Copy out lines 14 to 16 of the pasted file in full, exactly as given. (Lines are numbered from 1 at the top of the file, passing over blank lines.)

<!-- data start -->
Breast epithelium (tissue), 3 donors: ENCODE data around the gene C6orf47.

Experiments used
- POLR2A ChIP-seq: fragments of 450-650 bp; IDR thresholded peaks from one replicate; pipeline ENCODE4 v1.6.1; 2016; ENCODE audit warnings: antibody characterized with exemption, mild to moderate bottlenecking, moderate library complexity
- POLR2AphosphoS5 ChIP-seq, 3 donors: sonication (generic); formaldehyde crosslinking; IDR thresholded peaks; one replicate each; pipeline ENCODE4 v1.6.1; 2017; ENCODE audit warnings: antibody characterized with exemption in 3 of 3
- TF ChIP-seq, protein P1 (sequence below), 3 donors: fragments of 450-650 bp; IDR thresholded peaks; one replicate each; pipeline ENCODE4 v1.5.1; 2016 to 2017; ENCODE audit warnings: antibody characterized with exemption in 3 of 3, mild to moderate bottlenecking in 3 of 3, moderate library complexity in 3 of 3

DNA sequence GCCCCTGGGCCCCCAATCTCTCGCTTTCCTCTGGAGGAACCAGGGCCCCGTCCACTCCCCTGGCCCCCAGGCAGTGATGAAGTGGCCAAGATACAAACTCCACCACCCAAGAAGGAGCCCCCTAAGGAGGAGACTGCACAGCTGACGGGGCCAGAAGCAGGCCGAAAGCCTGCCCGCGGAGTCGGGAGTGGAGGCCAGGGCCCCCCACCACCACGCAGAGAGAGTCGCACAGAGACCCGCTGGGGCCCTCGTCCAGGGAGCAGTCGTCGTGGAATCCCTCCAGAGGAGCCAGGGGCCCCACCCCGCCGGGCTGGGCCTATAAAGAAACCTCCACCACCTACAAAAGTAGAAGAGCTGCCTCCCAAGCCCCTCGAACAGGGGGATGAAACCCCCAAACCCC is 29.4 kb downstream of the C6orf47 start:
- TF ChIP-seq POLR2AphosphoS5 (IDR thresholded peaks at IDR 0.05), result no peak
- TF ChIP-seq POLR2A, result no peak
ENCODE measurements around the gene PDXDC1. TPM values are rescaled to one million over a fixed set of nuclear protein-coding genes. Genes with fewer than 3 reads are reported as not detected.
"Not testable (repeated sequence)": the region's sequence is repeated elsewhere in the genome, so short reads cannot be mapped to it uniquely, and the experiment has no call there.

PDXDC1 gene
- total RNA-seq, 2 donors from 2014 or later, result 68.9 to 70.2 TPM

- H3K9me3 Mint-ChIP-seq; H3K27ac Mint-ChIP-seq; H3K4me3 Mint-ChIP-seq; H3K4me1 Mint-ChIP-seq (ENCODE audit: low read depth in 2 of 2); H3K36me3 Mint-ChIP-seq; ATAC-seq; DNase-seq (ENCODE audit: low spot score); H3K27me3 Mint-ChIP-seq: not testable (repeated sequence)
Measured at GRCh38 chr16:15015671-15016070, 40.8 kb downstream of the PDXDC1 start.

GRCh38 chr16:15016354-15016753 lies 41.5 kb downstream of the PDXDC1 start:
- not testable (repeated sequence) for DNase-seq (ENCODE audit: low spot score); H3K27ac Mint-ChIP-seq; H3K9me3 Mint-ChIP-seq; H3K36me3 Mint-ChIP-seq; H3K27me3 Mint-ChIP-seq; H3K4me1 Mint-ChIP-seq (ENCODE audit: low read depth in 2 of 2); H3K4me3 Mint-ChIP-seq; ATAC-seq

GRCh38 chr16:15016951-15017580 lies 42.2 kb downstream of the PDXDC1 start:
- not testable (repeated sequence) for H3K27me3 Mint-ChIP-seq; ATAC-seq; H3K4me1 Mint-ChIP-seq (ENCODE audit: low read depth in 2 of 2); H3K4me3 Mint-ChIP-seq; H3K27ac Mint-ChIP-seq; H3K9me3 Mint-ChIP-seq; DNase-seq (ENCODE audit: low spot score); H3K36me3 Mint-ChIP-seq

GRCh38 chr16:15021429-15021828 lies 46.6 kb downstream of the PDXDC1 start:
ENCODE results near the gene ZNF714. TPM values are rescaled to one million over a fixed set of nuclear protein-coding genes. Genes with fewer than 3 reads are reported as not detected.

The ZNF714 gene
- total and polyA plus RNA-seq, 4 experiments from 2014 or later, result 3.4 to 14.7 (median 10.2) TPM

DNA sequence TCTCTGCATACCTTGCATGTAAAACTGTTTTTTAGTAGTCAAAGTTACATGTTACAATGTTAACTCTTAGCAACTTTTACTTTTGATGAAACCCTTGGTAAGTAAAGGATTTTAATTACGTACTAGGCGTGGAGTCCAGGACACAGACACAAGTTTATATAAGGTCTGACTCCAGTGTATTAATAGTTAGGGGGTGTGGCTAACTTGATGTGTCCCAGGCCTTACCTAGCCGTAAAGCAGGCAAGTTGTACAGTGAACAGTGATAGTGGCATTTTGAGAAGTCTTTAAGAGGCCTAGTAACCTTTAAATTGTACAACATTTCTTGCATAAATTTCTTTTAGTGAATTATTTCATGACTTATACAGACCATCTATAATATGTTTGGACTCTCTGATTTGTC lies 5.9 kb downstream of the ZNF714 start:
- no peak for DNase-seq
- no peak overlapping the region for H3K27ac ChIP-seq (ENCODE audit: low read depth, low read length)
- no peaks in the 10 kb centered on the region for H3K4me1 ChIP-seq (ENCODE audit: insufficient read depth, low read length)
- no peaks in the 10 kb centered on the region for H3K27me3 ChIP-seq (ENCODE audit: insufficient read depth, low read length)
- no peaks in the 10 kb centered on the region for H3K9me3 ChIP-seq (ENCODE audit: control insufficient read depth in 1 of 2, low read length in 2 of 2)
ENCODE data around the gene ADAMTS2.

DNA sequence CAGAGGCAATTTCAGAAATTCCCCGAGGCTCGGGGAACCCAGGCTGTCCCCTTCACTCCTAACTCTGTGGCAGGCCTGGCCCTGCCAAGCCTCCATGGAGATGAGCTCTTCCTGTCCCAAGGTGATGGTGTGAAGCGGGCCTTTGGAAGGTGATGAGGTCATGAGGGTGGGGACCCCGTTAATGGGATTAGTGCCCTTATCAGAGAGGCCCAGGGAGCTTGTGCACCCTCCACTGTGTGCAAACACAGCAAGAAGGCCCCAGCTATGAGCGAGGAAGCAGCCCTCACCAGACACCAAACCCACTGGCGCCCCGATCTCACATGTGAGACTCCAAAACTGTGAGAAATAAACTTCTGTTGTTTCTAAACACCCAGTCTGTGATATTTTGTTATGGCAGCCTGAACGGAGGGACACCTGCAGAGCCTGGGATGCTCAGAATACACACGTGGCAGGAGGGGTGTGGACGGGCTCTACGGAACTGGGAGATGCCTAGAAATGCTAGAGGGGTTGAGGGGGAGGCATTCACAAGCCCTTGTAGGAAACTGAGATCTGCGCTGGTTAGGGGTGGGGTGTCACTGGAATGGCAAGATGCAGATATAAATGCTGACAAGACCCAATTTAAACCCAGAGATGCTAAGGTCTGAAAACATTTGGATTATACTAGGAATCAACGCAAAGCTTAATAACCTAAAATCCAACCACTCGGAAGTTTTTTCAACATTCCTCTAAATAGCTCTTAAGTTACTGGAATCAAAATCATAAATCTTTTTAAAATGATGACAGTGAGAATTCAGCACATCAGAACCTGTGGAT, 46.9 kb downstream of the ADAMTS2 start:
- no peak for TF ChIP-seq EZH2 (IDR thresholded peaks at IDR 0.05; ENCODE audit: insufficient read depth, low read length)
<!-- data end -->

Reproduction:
Measured at GRCh38 chr16:15015671-15016070, 40.8 kb downstream of the PDXDC1 start.

GRCh38 chr16:15016354-15016753 lies 41.5 kb downstream of the PDXDC1 start:
- not testable (repeated sequence) for DNase-seq (ENCODE audit: low spot score); H3K27ac Mint-ChIP-seq; H3K9me3 Mint-ChIP-seq; H3K36me3 Mint-ChIP-seq; H3K27me3 Mint-ChIP-seq; H3K4me1 Mint-ChIP-seq (ENCODE audit: low read depth in 2 of 2); H3K4me3 Mint-ChIP-seq; ATAC-seq